Louisville City Councilman Hank Dalton owes a lot to the United States Naval Academy.
It's where he launched his nearly 30-year career as a naval officer.
He met his wife there when she participated in a foreign affairs conference he directed during his senior year.
And after his grandson, Chase, graduated from the 169-year-old institution in a ceremony held Friday morning, it is also the place where three consecutive generations of Daltons received their educations.
"Neither my son nor his son planned over a long period of time to go to the Naval Academy. Each of us arrived at the decision on different paths," Dalton said last week as he and his wife, Penny, prepared to travel to Annapolis, Md., for their grandson's graduation. "It wasn't like we were planning to have a three-generation graduation exercise."
Dalton is Louisville's mayor pro tem and is serving his second term representing the city's Ward III, which makes up the southeastern third of town.
Originally from Tucson, Arizona, Dalton graduated from the Naval Academy in 1963. He was stationed in Long Beach, California, Norfolk, Virginia and Washington D.C. among other places over the next 28 years, holding positions including that of commander of a destroyer squadron and chief of staff for Naval forces Europe, before retiring as a captain in 1991.
By the time he came to Colorado to perform nuclear clean-up work as part of the U.S. Department of Energy, Dalton's son, Marc Dalton, had himself been to the Naval Academy and set off on a career as an officer that continues today.
A class of 1987 academy graduate, Marc Dalton, 49, now serves as the executive assistant to Admiral Bill Gortney, the commander of U.S. Fleet Forces Command. Marc Dalton was selected earlier this year to serve as an admiral himself, but has not yet received his next assignment to fulfill his promotion, he said.
"We're absolutely thrilled for him," Hank Dalton said of his son's prestigious promotion. "It's just a demonstration of what I have been saying for years: He's 10 times the naval officer I was."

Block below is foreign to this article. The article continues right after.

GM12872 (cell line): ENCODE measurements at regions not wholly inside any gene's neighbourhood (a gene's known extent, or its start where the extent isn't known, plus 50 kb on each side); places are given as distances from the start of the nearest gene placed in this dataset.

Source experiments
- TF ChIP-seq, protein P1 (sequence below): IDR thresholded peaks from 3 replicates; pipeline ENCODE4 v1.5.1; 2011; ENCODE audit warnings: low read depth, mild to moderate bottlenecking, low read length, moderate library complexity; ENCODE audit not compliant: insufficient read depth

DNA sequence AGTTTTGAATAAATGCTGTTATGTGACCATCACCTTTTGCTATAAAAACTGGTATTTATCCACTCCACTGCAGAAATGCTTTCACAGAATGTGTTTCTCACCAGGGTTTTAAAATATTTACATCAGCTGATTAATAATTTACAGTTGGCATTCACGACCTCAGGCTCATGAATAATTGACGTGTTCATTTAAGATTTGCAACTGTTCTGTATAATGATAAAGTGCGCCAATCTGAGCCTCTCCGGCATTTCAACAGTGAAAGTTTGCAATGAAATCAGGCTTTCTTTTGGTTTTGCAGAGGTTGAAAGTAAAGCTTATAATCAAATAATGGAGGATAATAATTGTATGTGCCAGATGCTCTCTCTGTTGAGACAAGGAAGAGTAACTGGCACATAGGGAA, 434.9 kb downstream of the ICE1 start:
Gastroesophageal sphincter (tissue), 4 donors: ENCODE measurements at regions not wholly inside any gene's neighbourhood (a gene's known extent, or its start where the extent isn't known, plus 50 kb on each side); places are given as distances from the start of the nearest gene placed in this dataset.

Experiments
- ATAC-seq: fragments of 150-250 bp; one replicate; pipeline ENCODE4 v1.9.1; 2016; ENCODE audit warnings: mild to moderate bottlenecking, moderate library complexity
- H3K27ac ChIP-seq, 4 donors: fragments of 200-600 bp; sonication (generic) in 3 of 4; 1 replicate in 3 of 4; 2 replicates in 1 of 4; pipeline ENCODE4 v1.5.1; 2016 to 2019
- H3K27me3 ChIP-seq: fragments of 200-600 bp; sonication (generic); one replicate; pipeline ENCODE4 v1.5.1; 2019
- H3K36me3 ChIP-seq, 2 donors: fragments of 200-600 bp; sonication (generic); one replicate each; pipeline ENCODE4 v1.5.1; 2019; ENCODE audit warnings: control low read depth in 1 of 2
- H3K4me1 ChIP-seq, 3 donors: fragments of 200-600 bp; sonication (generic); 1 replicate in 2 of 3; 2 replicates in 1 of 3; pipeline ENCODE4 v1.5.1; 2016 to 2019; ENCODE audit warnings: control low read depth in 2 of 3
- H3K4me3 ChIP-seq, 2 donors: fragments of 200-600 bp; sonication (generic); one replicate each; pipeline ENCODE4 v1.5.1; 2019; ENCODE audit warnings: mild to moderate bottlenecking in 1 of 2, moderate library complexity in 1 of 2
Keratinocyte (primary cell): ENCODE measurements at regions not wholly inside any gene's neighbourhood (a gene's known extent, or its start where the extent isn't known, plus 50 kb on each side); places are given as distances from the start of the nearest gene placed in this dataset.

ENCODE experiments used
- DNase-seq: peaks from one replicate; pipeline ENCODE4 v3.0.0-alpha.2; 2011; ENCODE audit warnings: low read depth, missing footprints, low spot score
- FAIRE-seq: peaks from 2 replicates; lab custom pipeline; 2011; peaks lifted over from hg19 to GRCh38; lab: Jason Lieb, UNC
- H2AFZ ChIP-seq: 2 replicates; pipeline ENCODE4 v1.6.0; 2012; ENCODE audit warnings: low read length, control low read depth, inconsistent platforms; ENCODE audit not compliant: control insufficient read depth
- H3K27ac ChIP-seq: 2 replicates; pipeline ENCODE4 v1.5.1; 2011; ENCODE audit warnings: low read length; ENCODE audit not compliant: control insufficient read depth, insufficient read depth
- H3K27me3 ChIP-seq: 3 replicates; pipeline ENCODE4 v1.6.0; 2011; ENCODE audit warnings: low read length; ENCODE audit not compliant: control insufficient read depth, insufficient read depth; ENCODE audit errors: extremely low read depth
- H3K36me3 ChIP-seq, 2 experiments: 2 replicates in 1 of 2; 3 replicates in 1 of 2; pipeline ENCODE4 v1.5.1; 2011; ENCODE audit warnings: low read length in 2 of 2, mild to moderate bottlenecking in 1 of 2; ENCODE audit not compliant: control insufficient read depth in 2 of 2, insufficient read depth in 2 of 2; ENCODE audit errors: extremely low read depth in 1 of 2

Marc Dalton said he had already been accepted to Harvard, Johns Hopkins University and the University of California, Berkeley when a discussion with his high school guidance counselor convinced him the Naval Academy was the right course for him.
Though his father wasn't the primary influence in his decision to become a naval officer, dad has been a resource.
"It's nice to have someone right off the bat that you can ask questions of," Marc Dalton said.
Now, Chase Dalton, 22, will have two accomplished naval officers to call on for advice as he prepares for his first assignment, just as he did over the past four years at the academy.
"It's not specific instances but it's great to be able to ask them general questions about leadership and that's really what I think will be helpful to me," the youngest Dalton said of being from a line of Navy men.
"I have a feeling they will be even more useful when I get out to the fleet," he added. "The average graduating ensign doesn't have access to senior officers that have done it all."
Chase Dalton is following his father's footsteps in that he will begin his career as an ensign in the surface warfare field with a nuclear option, meaning he is qualified to work with the nuclear reactors that power some of the Navy's most powerful vessels. After earning a high ranking within his graduating class, the 22-year-old was among the first to chose his ship, selecting the highly advanced destroyer, the USS Spruance out of San Diego.
He said he plans to stop in Louisville to visit grandpa and grandma for a night in June on his way to his officer training course, and eventually his ship.
Hank Dalton this week said he was very proud of his grandson for the hard work he put in over the past four years.
"It's always an achievement to graduate from the Naval Academy," he said. "Roughly a quarter of your classmates disappear."
Marc Dalton said his son has done a "great job" and whatever Chase chooses to do after he fulfils his obligations to the Navy will be fine with his dad.
In the meantime, the Daltons will go on being a family shaped by the Navy but not defined by it.
"We don't gather aboard ship for family reunions or anything like that," Marc Dalton said. "But we've got a lot of similar experiences, just like any family."
Contact Camera Staff Writer Joe Rubino at 303-473-1328 or email@example.com